The future of girls and women in sports is now.
Advocates are embracing the 37th anniversary of celebrating girls and women in sports by addressing members of Congress. Current female athletes may have a difficult time understanding why Congress matters to their sport.
It’s only been five decades since Title IX was authorized, which marked the beginning of a paradigm shift of looking at females as academic and athletic performers.
The Women’s Sports Foundation is “uniting champion athletes, coaches, leaders and women’s sports advocates” on Capitol Hill today. They are taking part in congressional meetings and holding a briefing to discuss the connection between well-being and sport participation for girls and women, and policy items needed to advance gender equity in sports, according to Yahoo Finance.
A recent foundation report, ’50 Years of Title IX: We’re Not Done Yet,’ released in 2022, showed that girls’ participation in high school sports is nearly 12 times higher than it was in 1972, yet girls still miss out on an estimated 1 million sport opportunities at the high school level compared to boys, Yahoo reported.
Another report published today, ‘The Healing Power of Sport: COVID-19 and Girls’ Participation, Health and Achievement’ found declines in sport participation during the pandemic have further exacerbated the gender inequity in sport, especially for those most marginalized.
Here are a few highlights:
- Teen sports’ participation declined from 76 percent in 2019-2020 to 70 percent in 2021, a loss of 1 million sport participants in U.S. high schools
- Girls who continued to play beyond 2020 reported higher levels of self-esteem, lower levels of loneliness and depression and had a more positive self-perception of their academic achievement goals
“We have seen remarkable strides in girls’ and women’s sports participation since NGWSD began 37 years ago, but as WSF’s latest research shows, the declines in sport participation triggered by COVID-19 could have profound generational impacts unless we advocate for immediate action,” foundation CEO Danette Leighton said in a statement. “We are in our nation’s capital to work with lawmakers, leaders and allies, to help ensure that girls and women have equal and equitable access to sports. Title IX helped open many doors, but there’s still more work to do.”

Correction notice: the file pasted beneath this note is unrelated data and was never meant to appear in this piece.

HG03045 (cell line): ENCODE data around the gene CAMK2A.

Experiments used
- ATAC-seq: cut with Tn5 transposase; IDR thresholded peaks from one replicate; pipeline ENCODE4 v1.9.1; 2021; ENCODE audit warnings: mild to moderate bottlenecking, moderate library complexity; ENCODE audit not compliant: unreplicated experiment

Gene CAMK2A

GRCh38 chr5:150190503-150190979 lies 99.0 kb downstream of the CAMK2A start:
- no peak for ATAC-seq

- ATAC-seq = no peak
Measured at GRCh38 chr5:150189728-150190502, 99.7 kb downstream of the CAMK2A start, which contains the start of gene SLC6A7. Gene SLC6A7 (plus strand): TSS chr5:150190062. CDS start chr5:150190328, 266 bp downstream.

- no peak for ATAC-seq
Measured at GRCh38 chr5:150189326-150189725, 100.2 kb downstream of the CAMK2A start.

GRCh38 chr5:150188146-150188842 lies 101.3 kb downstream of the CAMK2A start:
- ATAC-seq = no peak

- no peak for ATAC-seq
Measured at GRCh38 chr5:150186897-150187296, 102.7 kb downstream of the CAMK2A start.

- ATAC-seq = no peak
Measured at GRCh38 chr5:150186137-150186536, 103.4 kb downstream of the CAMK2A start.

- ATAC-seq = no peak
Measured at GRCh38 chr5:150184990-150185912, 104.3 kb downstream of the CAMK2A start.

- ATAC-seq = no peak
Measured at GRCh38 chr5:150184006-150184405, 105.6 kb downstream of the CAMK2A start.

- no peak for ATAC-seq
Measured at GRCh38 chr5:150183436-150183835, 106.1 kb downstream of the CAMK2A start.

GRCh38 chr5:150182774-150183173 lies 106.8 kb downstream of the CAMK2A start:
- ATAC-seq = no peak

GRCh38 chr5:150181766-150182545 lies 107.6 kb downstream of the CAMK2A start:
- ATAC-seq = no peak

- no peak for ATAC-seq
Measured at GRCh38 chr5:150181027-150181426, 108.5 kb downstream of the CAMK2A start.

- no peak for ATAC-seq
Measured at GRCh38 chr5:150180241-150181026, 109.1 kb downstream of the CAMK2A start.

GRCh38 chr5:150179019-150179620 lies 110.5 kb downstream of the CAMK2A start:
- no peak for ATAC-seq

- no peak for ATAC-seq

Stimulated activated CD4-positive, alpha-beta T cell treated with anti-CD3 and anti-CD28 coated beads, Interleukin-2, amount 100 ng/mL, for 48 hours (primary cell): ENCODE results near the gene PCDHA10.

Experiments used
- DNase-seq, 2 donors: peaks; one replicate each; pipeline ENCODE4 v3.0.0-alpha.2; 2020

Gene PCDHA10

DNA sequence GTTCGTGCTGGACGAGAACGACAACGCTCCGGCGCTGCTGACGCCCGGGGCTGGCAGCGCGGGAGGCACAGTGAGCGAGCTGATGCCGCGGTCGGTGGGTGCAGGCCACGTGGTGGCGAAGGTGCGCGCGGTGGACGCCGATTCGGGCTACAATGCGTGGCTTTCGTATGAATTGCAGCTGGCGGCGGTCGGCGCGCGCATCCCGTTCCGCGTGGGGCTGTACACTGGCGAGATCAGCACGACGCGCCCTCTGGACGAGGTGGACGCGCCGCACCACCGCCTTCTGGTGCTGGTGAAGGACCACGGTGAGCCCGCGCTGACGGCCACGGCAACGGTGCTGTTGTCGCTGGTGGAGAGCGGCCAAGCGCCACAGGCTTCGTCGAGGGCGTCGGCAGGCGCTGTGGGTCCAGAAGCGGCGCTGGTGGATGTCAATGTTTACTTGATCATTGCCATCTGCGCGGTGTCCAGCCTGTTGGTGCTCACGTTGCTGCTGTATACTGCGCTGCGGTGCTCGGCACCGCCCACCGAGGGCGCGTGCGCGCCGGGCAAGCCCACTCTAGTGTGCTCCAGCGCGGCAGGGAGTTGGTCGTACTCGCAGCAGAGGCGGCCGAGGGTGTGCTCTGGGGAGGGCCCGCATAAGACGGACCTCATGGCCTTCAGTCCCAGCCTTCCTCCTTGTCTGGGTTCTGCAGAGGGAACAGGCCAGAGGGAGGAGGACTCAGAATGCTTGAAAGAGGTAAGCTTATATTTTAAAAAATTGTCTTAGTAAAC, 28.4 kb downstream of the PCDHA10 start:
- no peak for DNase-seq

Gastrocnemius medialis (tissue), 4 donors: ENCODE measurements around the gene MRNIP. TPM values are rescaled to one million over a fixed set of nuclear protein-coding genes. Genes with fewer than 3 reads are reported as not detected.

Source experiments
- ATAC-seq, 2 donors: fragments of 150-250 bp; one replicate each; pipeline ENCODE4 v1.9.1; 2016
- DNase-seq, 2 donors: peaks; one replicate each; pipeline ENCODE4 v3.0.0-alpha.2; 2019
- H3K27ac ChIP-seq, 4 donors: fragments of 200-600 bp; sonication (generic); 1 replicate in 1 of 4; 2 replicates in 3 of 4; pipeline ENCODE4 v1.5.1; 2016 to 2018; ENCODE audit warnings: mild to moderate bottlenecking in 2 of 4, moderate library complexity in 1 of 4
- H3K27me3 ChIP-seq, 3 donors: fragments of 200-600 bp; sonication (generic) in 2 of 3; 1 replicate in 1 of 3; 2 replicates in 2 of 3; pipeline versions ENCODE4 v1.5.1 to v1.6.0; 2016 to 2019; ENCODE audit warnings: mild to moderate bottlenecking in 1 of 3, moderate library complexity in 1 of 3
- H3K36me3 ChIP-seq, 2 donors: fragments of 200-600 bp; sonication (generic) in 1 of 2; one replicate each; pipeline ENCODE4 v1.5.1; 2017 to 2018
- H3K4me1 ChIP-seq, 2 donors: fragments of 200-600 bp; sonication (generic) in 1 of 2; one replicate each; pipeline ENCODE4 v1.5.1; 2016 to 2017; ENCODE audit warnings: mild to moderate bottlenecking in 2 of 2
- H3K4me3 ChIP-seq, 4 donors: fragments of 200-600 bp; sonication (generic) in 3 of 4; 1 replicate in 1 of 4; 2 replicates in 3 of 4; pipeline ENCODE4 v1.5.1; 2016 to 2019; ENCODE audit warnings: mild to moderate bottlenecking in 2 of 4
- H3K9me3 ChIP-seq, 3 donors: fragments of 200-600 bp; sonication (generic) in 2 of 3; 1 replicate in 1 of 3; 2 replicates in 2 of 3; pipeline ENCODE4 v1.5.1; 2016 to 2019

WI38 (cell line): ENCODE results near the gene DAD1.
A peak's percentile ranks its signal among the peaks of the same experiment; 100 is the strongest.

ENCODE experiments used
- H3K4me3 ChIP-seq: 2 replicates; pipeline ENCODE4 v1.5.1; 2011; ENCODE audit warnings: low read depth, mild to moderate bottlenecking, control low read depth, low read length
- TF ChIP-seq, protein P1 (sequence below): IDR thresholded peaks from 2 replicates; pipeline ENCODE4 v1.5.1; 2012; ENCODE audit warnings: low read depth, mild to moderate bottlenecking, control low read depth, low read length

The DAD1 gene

Elite female athletes participating in this year’s event include, WSF President and 3x Olympic medalist in ice hockey, Meghan Duggan; Olympic gold medalist in track & field, Benita Fitzgerald Mosley; Athletes Unlimited athlete and former Team USA softball player, Courtney Gano; 2x Paralympic medalist in swimming, Sophia Herzog-Gibb; Paralympic bronze medalist in swimming, Anna Johannes; 2x Olympic gold medalist in basketball, Angel McCoughtry; Hall of Fame Women’s Basketball Coach, Muffet McGraw; and former NWSL Washington Spirit player, Gaby Vincent. Several will be participating in today’s Capitol Hill briefing, sharing their own unique Title IX and athletic experience to highlight the need to build on the landmark law. The briefing will be livestreamed on WSF’s YouTube channel at 1:45 p.m. ET.
?About National Girls & Women in Sports Day
National Girls & Women in Sports Day (NGWSD) began in 1987 as a special day in our nation’s capital to recognize women’s sports. The day united premiere organizations and elite female athletes to bring national attention to the promise of girls and women in sports. In 1987, NGWSD also served as a remembrance of Olympic volleyball player Flo Hyman for her athletic achievements and dedication to promoting equality for women’s sports; Hyman died of Marfan’s Syndrome in 1986. NGWSD has since evolved into an event to acknowledge the accomplishments of female athletes, the positive influence of sports participation and the continuing struggle for equality for women in sports. NGWSD is powered by the Women’s Sports Foundation, supported by its team of champion athletes and celebrated throughout the year by schools and community-serving organizations across all 50 states.